Reported By Dennis Ferrier
Anyone who wants to build something in Tennessee with a streams or waterway in their path can buy the stream and destroy it.
Video: Developers Spend Millions To Buy, Destroy Streams
Most streams in Tennessee are for sale, and it is a big business. Developers are spending millions of dollars every year to purchase streams they will destroy.
Tennessee law is clear: It's supposed to be difficult to destroy a stream. Those who want to build on a stream site are first supposed to try to build around the stream. If they can't avoid it, then they're supposed to redirect the stream -- engineer a new, approved path and minimize damage.
If that doesn't work, as a last resort, a person can write a check and destroy the stream. The check goes to repairing a stream somewhere else, but one's company is off the hook.
"The company is no longer liable," said John McFadden of the Tennessee Environmental Council. "Once they write that check, they have no responsibility whatsoever in terms of correcting that stream."
The fee paid to destroy the stream goes to the Tennessee Stream Mitigation Program. Joey Woodard is in charge of finding a stream to restore or replace the stream that the developer destroyed. For every foot of stream restored, a foot of stream is supposed to be replaced.
The Tennessee Stream Mitigation Program began in 2003. So far, developers have paid $36 million to do what they want with a stream; $5 million a year to buy that stream.
"We allow people to go in and develop nature around the buildings and the parking lots and all of that," said McFadden. "What we really need to be doing for a sustainable community is developing our buildings and parks and structures around the natural assets."
There are two justifications for this program: One is that every foot of stream damaged is replaced with a foot of stream.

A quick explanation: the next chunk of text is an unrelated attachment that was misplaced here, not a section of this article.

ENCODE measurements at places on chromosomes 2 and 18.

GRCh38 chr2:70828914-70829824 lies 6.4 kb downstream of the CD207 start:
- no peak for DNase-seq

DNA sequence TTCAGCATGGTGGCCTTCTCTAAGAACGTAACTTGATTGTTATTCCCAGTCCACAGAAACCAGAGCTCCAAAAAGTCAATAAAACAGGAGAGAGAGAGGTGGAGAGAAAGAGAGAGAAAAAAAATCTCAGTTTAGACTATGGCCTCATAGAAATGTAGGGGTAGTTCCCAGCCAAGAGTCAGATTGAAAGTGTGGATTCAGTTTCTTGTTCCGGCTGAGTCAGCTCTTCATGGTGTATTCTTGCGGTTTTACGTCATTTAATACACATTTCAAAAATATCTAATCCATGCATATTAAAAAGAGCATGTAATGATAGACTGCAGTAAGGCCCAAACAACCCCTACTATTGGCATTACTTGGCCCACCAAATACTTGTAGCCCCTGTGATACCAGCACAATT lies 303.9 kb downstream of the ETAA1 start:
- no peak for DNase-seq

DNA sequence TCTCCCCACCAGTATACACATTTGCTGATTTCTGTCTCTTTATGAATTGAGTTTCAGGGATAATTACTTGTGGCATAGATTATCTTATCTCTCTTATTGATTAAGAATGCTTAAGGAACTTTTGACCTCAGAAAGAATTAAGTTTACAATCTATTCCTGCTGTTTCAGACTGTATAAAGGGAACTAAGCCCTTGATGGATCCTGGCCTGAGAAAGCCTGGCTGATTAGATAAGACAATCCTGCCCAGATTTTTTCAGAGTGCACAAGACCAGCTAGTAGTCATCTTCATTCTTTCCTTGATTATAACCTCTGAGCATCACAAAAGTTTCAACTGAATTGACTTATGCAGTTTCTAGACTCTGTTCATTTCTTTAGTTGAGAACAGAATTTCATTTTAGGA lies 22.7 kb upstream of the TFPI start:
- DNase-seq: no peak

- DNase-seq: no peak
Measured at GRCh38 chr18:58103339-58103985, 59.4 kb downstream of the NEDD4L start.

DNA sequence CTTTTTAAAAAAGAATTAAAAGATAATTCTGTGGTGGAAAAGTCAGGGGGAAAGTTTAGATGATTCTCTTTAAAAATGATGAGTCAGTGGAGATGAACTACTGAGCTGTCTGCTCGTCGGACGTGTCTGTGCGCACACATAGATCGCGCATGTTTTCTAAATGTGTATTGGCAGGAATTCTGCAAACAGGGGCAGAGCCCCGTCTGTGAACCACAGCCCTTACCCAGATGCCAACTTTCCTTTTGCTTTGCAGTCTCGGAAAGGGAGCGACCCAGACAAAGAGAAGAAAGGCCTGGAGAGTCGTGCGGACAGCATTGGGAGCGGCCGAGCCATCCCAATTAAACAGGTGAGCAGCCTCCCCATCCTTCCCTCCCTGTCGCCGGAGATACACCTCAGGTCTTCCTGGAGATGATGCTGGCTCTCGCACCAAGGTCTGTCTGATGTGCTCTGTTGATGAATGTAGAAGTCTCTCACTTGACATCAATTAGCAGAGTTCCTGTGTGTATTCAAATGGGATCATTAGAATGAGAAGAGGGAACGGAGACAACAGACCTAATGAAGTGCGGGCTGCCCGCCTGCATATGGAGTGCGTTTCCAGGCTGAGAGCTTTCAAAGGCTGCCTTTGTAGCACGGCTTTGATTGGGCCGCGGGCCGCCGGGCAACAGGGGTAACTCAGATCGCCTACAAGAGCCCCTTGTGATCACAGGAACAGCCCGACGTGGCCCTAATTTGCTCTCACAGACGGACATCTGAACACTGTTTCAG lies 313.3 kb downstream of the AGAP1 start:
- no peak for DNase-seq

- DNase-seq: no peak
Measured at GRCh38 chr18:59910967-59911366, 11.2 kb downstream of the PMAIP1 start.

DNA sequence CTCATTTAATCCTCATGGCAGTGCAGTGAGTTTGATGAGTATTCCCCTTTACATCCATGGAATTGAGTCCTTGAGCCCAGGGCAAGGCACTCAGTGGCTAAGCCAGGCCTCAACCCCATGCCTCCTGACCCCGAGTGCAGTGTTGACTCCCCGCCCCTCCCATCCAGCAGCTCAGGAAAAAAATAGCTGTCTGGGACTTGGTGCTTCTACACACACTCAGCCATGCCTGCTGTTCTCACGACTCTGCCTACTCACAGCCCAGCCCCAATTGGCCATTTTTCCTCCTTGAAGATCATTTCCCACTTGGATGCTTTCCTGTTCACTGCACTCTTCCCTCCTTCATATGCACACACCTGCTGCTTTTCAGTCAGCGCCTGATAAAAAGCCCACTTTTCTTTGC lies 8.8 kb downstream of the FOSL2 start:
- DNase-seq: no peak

But that isn't the case.
The law demands that if someone destroys a stream, he or she must replace it somewhere else, foot for foot. The attempt is ambitious, but the program falls short.
"It's about 70 percent of the impacts that come to our program. So we're doing pretty well in that regard," said Woodard.
The other idea is that the restored stream is supposed to be in the same area to improve the water quality in the area where it was compromised.
"It's easy to regard as a black hole," Woodard said. "Eighty percent have been mitigated for within 30 miles of the impact."
To people like Dorie Bolze of the Harpeth Watershed Association, it misses the mark. There is net loss, and the new projects are too far away.
"We want to have projects that improve water quality near the activity," Bolze said. "Well, you can't (improve water quality) if the mitigation is done five streams over."
Some said they wonder if the price for a stream is too much of a bargain. Right now, someone must pay $200 for every foot of stream they destroy.
McFadden said he would like to see the fee go up to $500 a foot.
"That would also help to make the development community think a little bit more about how they develop sites as opposed to just writing the check," McFadden said.
"There's a sentiment out there mitigation should be punitive ... when in fact we're simply trying to offset that impact," said Woodard.
Either way, Tennessee environmentalists said drinking water remains at risk.
"Ultimately, you know, mitigation is about cutting a check so you can destroy a natural resource," said Bolze. "It's not working."
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